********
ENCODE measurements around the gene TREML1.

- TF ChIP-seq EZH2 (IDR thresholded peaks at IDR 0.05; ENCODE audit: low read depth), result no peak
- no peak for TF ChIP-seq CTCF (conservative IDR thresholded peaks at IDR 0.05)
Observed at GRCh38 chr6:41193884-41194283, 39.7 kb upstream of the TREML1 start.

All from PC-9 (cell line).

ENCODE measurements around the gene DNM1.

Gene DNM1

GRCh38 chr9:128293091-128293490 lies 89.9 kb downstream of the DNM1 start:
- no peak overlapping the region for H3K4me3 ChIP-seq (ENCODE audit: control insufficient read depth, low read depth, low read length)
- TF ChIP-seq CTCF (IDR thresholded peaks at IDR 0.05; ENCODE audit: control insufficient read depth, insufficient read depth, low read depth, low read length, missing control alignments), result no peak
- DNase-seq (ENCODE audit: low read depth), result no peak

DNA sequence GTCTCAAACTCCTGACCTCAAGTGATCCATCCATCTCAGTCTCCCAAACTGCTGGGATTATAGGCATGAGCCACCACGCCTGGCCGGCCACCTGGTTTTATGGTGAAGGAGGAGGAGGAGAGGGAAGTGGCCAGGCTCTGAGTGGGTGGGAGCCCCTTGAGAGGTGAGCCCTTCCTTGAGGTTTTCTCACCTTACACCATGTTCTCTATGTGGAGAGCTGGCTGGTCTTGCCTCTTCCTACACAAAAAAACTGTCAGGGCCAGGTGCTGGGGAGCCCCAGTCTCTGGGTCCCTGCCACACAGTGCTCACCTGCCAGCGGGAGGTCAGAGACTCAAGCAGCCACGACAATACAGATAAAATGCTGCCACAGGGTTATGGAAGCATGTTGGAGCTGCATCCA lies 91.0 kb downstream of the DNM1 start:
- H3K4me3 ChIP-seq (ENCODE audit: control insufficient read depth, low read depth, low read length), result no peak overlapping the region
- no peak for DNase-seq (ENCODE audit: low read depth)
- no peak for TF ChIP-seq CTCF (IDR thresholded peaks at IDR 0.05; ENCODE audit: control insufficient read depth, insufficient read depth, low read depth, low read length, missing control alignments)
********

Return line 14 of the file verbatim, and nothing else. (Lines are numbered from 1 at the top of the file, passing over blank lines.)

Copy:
- no peak for DNase-seq (ENCODE audit: low read depth)